New Delhi: Small scale industry in 2008 is likely to be the most vulnerable as its contributions to manufacturing and employment generation is likely to slip by 5% and 3% respectively.
According to a study onRs.Prospects of SSIs in 2008 vis-à-vis other booming sectors’ was carried out by industry chamber Assocham, this deceleration will happen because of the inability to absorb latest technologies, which have eroded competitiveness to a large extent.
Number of SSI units in 2006-07 were estimated at 44 lakhs with employment capacities for nearly 238 lakh workers with their output to manufacturing, measured at Rs14 lakh crore. As a result of deceleration, SSIs came down to around 40 lakh and employment generation shrunk to 225 lakh workers and output to manufacturing came down to another Rs12 lakh crore
* Large and medium industries are sourcing inputs through cheaper imports that have endangered SSIs’ existence and the trend is unlikely to be arrested in 2008
*SSIs input costs have risen and supplies are restricted to vendors since most SSIs have failed to absorb technologies; they find R&D costs to be high
* It is predicted that SSIs will encounter a gloom period, beginning 2008 as its contribution to manufacturing would come down to 35% as compared to 40% of now and over 45% in preceding years until 2006-07
Since, not many visible policy decisions such as reduction in inspector raj nor credit extension is being given to them at concessional rates, their export potential which used to be between 40-45% for the last many years would decline by 7-8% as inputs being produced by entire SSI sector are costing their supplier over 6-7%.
As a result vendors in medium and large industries are sourcing supplies from economies of scale at much cheaper price and the trend will continue as customs and import tariffs for most inputs would fall and until SSIs upgrade them technologically and the number of inspectors are reduced to less than 15, their contribution to exports as well as manufacturing would fall by 5% and over 8-9%.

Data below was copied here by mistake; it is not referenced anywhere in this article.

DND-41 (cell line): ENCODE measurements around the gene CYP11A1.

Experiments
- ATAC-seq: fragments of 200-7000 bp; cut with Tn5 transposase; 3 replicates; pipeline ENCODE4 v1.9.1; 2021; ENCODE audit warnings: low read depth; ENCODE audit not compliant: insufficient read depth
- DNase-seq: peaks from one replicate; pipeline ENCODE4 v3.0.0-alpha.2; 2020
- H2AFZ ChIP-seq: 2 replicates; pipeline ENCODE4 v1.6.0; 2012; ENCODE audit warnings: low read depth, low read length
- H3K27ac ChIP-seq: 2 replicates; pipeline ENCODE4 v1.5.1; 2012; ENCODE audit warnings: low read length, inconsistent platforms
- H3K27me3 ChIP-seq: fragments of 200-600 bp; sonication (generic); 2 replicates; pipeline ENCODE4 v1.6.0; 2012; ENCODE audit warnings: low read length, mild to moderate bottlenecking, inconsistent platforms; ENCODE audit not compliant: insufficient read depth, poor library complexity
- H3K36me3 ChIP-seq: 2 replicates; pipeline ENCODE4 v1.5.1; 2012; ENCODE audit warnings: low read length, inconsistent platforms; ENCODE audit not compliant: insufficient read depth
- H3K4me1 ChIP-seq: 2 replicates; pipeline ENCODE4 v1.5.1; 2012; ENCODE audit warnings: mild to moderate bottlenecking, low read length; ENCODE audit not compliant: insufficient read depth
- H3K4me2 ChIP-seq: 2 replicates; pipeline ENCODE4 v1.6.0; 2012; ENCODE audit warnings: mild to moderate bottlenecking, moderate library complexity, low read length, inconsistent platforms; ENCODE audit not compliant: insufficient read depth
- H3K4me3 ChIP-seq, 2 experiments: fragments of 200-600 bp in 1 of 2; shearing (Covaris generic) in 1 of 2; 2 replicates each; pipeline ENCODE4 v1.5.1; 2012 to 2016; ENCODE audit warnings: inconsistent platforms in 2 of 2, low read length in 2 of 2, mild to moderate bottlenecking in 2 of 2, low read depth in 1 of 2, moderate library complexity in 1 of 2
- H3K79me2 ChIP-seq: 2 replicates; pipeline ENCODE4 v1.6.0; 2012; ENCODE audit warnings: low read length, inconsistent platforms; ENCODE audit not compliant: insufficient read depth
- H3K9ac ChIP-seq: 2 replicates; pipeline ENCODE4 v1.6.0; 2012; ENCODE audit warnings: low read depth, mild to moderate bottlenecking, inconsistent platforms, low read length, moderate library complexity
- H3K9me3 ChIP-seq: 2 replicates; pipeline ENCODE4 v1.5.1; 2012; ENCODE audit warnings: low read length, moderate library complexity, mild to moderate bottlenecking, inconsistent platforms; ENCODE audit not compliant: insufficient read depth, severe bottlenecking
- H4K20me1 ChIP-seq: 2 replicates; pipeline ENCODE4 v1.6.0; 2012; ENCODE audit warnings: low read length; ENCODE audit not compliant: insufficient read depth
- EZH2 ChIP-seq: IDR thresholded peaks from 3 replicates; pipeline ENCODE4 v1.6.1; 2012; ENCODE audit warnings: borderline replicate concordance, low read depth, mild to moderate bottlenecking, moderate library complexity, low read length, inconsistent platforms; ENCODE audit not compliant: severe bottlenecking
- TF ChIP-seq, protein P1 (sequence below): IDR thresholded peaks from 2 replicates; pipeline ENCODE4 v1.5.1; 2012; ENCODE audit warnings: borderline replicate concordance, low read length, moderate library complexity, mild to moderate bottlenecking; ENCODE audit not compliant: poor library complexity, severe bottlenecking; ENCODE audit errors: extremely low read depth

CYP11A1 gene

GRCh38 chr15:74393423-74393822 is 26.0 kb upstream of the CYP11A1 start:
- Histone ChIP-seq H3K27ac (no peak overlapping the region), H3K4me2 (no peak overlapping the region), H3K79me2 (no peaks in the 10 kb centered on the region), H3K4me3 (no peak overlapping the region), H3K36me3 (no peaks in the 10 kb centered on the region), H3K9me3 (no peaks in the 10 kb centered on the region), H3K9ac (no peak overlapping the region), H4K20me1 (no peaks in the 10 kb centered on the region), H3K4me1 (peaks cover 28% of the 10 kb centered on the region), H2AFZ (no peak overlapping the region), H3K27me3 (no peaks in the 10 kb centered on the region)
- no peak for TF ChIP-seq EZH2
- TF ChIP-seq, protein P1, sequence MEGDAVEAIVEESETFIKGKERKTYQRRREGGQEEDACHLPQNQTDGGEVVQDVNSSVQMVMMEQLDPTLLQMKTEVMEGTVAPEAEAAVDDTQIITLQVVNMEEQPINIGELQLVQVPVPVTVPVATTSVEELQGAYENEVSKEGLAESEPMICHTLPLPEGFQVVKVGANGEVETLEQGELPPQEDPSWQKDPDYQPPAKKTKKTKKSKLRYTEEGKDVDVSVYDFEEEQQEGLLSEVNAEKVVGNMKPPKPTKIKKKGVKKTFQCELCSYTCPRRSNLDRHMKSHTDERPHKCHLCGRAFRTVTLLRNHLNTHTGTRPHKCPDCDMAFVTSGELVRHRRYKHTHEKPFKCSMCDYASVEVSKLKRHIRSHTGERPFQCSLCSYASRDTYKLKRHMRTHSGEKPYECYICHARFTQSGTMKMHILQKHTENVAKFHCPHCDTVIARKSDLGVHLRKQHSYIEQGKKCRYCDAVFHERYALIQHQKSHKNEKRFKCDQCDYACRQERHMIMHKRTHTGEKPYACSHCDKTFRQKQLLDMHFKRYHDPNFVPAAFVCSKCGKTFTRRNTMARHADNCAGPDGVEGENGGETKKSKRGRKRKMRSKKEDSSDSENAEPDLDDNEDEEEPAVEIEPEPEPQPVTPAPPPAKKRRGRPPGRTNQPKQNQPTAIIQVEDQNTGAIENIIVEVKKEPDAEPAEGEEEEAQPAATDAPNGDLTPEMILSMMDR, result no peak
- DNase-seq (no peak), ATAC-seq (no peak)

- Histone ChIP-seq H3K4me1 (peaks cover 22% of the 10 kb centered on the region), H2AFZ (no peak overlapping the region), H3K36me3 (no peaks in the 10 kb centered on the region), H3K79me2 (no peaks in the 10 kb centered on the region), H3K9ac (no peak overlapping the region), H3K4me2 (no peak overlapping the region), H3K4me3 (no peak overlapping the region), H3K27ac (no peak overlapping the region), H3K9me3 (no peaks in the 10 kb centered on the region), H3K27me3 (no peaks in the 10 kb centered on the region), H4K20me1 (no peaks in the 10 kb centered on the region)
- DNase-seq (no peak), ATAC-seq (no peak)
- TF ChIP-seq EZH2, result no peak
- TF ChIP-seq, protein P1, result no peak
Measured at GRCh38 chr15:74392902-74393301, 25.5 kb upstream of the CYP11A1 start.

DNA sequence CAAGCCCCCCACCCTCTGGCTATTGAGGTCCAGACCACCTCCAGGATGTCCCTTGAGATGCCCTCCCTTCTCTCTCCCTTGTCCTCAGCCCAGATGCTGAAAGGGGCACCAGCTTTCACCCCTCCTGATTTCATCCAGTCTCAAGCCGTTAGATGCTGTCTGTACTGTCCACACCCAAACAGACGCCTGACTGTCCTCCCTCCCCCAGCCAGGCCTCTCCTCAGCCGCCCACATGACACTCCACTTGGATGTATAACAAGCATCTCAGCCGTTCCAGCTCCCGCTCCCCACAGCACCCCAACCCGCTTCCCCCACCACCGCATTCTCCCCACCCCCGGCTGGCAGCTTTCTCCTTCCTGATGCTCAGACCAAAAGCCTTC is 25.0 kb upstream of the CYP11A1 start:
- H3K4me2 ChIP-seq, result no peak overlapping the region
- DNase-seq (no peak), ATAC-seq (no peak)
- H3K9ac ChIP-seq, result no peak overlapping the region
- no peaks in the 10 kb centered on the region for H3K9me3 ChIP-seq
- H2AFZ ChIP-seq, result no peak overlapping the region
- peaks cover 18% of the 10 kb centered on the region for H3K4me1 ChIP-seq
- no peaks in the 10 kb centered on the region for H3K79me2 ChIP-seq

Barriers in the growth of SSIs
* Expansion in many SSI units have come to virtual halt and employment opportunities have dipped
* Credit extension is at very high cost and delivery mechanism is faulty
* Failure to adopt technology will make them sluggish and uncompetitive
* Lack of information, capability to build up an international market position and inability to maintain international business relations and insufficient business skills will impact them negatively
* Most enterprises in this sector are more product and technology oriented than market oriented; lnot having managers and supervisors with international experience and foreign language skills further hinders growth
* External barriers include technical trade restrictions (standardization, quality requirements, conformity assessment, packaging and labeling, ecology requirements); bureaucratic procedures, marketing and distribution problems, lack of risk assurances and in distant countries, high transportation costs and communication problems
* A balanced multi-pronged strategy to be adopted by the government
* Inspectors should be reduced to bare minimum
* Concessional credit should be extended to entire SSI sector at not more than 6-7%
* Availability of equipment and machinery will have to be made at a much reduced customs tariff with facilities for technology adoption to the entire SSI sector